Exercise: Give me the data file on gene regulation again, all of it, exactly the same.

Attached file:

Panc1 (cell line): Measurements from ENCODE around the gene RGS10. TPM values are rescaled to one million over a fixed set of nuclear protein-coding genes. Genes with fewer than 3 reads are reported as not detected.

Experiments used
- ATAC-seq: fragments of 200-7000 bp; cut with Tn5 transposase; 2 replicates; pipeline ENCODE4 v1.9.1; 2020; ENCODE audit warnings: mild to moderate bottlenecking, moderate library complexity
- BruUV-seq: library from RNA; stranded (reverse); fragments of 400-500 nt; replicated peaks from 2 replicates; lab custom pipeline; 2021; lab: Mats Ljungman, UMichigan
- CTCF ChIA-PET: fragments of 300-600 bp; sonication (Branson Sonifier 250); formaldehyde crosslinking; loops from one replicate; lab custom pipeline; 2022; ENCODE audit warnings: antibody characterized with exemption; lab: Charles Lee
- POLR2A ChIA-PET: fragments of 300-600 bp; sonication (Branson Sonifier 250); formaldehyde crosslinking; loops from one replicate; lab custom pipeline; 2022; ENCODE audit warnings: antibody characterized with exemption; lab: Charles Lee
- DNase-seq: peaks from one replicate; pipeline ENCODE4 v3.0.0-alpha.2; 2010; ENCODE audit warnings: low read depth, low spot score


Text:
Panc1 (cell line): Measurements from ENCODE around the gene RGS10. TPM values are rescaled to one million over a fixed set of nuclear protein-coding genes. Genes with fewer than 3 reads are reported as not detected.

Experiments used
- ATAC-seq: fragments of 200-7000 bp; cut with Tn5 transposase; 2 replicates; pipeline ENCODE4 v1.9.1; 2020; ENCODE audit warnings: mild to moderate bottlenecking, moderate library complexity
- BruUV-seq: library from RNA; stranded (reverse); fragments of 400-500 nt; replicated peaks from 2 replicates; lab custom pipeline; 2021; lab: Mats Ljungman, UMichigan
- CTCF ChIA-PET: fragments of 300-600 bp; sonication (Branson Sonifier 250); formaldehyde crosslinking; loops from one replicate; lab custom pipeline; 2022; ENCODE audit warnings: antibody characterized with exemption; lab: Charles Lee
- POLR2A ChIA-PET: fragments of 300-600 bp; sonication (Branson Sonifier 250); formaldehyde crosslinking; loops from one replicate; lab custom pipeline; 2022; ENCODE audit warnings: antibody characterized with exemption; lab: Charles Lee
- DNase-seq: peaks from one replicate; pipeline ENCODE4 v3.0.0-alpha.2; 2010; ENCODE audit warnings: low read depth, low spot score